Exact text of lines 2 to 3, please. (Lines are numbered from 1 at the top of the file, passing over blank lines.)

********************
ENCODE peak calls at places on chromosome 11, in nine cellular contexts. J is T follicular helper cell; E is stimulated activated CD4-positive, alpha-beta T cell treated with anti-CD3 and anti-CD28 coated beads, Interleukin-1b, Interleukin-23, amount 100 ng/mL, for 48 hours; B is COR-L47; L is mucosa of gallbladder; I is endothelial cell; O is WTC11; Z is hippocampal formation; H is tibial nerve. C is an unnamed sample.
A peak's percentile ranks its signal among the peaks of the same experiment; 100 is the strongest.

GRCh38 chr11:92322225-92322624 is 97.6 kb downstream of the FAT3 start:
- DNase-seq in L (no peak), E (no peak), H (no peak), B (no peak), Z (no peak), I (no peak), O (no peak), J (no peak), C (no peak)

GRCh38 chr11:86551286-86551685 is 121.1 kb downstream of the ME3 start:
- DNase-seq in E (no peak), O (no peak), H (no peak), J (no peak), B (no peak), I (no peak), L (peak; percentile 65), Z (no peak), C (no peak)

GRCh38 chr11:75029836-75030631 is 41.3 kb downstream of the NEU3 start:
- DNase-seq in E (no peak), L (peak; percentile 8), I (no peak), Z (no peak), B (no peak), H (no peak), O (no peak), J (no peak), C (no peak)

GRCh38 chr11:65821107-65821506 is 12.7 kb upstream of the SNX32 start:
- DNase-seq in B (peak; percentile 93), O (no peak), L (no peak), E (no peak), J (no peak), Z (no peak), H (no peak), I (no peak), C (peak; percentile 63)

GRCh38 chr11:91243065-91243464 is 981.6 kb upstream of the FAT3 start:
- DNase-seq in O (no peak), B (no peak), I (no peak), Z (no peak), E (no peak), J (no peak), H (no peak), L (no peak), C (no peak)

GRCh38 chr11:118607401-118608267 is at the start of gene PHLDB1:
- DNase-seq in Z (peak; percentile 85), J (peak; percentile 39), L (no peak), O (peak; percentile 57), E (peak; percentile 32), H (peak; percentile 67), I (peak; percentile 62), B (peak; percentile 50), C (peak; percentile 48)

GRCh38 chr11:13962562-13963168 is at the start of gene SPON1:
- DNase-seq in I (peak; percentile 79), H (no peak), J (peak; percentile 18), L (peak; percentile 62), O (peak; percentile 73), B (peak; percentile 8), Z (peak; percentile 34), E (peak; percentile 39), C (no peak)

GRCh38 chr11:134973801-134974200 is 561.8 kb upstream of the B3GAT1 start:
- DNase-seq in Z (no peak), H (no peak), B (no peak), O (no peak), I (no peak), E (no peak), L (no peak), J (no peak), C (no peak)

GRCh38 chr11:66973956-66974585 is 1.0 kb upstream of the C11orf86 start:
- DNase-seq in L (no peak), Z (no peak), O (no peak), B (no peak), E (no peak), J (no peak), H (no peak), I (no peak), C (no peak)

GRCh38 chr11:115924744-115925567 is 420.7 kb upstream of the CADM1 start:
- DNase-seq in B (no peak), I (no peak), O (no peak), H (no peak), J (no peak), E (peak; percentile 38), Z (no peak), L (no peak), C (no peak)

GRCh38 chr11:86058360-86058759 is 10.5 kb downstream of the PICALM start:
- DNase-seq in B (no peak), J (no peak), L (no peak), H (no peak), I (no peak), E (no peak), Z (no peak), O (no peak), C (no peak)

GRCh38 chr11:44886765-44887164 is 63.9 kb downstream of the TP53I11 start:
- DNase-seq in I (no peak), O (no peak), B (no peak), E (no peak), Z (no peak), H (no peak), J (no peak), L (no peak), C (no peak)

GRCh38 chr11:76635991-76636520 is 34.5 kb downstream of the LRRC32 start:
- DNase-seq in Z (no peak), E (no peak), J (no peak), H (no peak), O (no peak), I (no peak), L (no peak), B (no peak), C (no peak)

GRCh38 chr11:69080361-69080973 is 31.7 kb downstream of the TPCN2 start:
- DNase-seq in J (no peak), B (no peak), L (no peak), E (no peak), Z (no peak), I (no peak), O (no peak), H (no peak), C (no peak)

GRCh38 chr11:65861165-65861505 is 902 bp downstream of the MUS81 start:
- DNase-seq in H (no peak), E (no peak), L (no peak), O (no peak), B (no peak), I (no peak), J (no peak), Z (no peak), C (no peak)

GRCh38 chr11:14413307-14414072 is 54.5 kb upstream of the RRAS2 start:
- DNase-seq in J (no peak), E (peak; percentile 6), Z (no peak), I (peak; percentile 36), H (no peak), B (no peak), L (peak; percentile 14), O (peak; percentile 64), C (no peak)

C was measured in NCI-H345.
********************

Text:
A peak's percentile ranks its signal among the peaks of the same experiment; 100 is the strongest.

GRCh38 chr11:92322225-92322624 is 97.6 kb downstream of the FAT3 start: